State of the media: Q2
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The media industry made several serious headlines in the second quarter of 2013, including the seizure of the Associated Press’ phone records, the elimination of the photo department at the Chicago Sun-Times and the erroneous reporting in the wake of the Boston marathon attacks. In the midst of all this, the news industry carried on as usual with layoffs, launches and closures. Here’s a glance at Q2 by medium:
Right on par with the first quarter, there were 20 newspaper closures in Q2, with the majority being weeklies. This included the Saginaw Press and two of Missouri’s Suburban Journals, the West County Journal and South County Journal. U-T San Diego folded its daily newspaper The Californian, while the nonprofit investigative site Texas Watchdog also shut down operations last month because of a lack of funds. Launches also closely mirrored Q1’s numbers at five launches as opposed to four last quarter. The newspapers to debut in Q2 include the Macon Community News in Macon, Ga., the Beaverton Leader in Beaverton, Ore, the Orange County Register’s Santa Ana Register, as well as the Fallston and Perryville Patch sites in Maryland. Patch.com launches have slowed to a trickle, which may have something to do with rumors that the network of 900-plus sites owned by AOL are not doing so well, despite previous reports from CEO Tim Armstrong’s that they would make profitability this year. “I anticipate AOL’s Patch sites to continue to merge together. Patch’s original model of one site for every town just doesn’t seem cost efficient. Look for it to become more focused on two, three and possibly four towns,” said David Coates, managing editor of newspaper content at Vocus Media Research Group.
Meanwhile, several trends dominated the quarter, starting with paywalls, a method that continues to spread to newspapers across the country. This includes the Washington Post, which began to roll out its metered model last month. As inVocus has recently reported, newspapers are also heavily embracing video. The Orange County Register for instance, recently launched more than one Web series, while the Wall Street Journal is experimenting with documentary-style video storytelling. “It has been an eventful first half of 2013, but I suspect some more interesting things are yet to come. Expect to see more and larger papers provide an “in studio” news broadcast that looks a lot like a TV news show,” said Coates.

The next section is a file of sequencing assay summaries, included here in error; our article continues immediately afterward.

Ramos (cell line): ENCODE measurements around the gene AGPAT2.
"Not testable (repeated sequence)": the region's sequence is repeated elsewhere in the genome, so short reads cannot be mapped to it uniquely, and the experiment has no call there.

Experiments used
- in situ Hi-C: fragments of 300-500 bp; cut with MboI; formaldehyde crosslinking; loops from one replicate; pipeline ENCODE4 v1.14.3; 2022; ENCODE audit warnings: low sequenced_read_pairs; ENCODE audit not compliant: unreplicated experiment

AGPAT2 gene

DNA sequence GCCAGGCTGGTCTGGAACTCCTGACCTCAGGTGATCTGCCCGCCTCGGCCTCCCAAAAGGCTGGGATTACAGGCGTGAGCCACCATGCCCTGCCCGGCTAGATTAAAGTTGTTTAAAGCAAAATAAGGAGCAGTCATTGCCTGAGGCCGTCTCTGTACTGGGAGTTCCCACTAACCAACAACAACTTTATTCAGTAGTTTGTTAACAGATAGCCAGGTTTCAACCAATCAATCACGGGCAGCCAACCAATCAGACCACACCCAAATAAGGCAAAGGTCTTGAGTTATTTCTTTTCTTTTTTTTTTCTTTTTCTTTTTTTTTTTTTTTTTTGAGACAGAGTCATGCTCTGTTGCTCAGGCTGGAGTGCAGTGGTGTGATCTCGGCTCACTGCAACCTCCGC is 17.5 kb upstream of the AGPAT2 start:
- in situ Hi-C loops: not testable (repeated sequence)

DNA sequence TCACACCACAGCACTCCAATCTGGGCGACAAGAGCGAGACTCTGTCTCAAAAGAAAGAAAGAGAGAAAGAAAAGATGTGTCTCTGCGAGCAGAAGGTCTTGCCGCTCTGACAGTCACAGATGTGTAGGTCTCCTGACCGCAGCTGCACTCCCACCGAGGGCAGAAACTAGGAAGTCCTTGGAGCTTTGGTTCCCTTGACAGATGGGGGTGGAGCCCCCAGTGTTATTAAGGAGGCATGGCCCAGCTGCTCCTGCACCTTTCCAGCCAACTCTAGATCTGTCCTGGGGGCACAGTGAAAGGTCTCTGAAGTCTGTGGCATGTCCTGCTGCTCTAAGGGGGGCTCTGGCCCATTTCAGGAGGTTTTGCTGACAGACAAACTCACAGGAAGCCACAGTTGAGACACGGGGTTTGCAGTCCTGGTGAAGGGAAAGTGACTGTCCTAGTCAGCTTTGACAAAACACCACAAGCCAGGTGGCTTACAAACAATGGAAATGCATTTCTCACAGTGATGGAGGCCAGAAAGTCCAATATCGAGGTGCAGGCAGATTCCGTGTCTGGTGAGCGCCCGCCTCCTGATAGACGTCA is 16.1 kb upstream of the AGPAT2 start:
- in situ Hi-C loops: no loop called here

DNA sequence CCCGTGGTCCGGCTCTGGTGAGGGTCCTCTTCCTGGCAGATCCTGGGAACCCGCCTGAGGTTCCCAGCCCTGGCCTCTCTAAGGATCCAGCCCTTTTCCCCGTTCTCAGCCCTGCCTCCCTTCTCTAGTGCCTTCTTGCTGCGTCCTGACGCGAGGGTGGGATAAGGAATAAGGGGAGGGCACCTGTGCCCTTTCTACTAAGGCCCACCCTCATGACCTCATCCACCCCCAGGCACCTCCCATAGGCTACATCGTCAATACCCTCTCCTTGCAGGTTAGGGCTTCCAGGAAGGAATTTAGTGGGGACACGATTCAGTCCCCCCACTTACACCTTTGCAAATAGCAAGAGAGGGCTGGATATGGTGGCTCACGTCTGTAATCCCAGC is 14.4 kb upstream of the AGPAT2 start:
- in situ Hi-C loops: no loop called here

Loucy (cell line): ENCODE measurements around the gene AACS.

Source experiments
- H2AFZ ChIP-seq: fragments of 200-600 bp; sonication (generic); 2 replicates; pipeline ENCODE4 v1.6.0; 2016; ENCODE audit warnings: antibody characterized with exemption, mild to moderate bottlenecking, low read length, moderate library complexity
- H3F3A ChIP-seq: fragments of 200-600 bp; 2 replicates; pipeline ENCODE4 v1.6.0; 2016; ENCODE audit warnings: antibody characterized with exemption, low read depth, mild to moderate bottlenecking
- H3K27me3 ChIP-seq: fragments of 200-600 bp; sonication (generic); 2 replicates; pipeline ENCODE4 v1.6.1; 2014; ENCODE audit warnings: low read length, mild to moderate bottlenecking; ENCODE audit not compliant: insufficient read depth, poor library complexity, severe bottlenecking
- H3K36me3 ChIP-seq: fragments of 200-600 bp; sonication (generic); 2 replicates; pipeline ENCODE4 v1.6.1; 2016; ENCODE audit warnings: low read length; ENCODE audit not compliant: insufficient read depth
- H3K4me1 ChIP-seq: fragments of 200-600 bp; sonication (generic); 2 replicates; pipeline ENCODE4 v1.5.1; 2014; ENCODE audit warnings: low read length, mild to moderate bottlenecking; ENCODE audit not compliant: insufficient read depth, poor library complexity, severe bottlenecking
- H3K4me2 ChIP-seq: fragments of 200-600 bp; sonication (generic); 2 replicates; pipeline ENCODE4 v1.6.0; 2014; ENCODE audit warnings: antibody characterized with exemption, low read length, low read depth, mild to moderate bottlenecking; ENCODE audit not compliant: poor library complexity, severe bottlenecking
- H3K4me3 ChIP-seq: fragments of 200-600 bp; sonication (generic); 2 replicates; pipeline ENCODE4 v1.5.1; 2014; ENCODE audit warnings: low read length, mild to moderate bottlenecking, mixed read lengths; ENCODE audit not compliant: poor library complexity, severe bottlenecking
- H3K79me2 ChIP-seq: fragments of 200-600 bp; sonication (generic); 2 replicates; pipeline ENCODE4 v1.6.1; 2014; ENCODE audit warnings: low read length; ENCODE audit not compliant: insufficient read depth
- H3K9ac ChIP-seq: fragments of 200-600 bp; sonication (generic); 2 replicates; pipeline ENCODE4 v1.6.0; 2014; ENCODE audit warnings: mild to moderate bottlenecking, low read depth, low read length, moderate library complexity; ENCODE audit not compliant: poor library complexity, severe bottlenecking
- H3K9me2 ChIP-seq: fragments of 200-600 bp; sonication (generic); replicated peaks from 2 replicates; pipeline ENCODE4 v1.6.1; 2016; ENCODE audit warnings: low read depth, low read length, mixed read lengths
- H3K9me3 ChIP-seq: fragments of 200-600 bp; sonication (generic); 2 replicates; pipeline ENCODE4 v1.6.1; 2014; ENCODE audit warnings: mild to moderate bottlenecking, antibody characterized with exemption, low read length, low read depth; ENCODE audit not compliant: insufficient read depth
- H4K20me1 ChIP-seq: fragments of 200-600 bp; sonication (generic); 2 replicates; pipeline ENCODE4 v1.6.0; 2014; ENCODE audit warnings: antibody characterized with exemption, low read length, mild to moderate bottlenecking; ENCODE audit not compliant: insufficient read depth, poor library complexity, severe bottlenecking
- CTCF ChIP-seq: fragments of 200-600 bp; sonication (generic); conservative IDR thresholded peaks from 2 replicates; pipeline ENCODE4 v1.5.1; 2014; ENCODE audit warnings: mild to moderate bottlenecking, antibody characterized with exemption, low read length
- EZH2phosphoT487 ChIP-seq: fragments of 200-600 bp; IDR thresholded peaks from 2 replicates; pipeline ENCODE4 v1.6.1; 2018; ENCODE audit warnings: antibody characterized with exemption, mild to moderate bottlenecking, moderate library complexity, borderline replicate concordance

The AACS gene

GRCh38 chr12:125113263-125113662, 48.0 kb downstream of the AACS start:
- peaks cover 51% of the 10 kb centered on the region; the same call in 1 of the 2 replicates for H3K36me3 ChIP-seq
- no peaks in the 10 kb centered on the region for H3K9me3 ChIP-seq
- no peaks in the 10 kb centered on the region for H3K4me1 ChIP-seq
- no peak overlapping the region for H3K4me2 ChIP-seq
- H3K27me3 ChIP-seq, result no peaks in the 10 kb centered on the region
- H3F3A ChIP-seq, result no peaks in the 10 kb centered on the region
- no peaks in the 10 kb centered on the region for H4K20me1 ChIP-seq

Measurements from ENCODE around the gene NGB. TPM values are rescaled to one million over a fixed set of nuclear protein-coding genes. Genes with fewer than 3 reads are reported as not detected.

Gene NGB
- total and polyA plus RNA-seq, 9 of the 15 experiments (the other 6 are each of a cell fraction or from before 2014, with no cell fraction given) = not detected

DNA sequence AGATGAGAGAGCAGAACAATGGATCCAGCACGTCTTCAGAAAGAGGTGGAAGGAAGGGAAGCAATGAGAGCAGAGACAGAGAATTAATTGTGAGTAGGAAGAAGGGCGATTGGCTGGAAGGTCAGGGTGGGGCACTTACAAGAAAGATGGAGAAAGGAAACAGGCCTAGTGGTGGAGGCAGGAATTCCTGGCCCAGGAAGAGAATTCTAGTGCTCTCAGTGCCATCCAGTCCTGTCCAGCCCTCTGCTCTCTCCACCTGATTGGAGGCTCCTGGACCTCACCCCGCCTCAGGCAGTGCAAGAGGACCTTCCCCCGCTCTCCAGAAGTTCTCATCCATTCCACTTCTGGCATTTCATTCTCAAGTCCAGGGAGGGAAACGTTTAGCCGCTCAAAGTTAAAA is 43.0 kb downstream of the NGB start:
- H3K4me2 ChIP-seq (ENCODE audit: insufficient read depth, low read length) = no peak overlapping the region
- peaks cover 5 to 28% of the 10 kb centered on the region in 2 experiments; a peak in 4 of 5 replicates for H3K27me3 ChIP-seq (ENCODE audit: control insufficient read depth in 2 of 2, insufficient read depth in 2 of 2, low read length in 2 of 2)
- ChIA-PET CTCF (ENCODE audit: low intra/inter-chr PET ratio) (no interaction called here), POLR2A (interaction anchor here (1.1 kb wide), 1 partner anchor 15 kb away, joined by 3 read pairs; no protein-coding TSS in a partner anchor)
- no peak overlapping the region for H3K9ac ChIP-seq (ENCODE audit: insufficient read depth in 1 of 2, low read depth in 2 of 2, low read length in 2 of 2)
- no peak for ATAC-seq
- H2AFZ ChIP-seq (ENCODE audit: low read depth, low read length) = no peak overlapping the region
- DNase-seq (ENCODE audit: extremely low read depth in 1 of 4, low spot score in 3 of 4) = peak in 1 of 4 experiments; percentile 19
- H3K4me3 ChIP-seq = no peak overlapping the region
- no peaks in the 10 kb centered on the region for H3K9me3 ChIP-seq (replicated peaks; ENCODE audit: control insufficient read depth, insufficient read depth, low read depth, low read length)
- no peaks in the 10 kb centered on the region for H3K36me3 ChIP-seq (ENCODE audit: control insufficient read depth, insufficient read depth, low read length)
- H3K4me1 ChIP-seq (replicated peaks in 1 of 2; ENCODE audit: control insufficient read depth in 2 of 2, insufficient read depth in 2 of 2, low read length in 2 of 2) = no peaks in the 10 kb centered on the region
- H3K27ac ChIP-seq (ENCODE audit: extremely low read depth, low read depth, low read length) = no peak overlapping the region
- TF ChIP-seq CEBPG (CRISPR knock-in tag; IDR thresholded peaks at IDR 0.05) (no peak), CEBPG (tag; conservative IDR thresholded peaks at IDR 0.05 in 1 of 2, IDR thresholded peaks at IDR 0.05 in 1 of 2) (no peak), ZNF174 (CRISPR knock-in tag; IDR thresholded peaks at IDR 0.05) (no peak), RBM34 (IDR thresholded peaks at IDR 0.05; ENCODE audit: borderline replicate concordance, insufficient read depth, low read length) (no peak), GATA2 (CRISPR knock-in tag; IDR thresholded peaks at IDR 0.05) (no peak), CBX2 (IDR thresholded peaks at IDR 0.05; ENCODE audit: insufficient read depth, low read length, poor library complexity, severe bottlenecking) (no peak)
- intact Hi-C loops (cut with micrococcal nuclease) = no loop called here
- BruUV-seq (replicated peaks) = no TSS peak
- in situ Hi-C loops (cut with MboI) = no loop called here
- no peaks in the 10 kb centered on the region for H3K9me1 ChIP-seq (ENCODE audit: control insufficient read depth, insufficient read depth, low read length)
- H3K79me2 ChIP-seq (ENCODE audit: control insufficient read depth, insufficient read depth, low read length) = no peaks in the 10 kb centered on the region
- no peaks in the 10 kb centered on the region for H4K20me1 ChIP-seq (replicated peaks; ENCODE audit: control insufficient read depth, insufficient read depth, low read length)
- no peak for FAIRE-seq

There were 14 print and four online magazines launches in Q2. Print magazines were primarily consumer rags, and included Beach, Houstonia and Edible Milwaukee. Out of the four new online magazines, three of the publications were low-risk launches, being backed by publishing companies with success in the online market, noted Vocus Media Researchers on the magazine content team. Atlantic Media, which had a successful launch with Quartz.com launched Defense One; Clique Media, publishers of Who What Wear, launched Domaine, a domestic lifestyle site; and the Financial Times debuted Financial Advisor IQ. Meanwhile, closures topped off at 23 with 21 print and two online magazines not making it. Once again, they were primarily consumer publications, and included Garden Design, Fab, Hers, Celebrity Society Magazine and Oxygen, while several of the trade publications to close were California Farmer, California-Virginia Farmer, the Farmer Stockman and Practical Winery & Vineyard.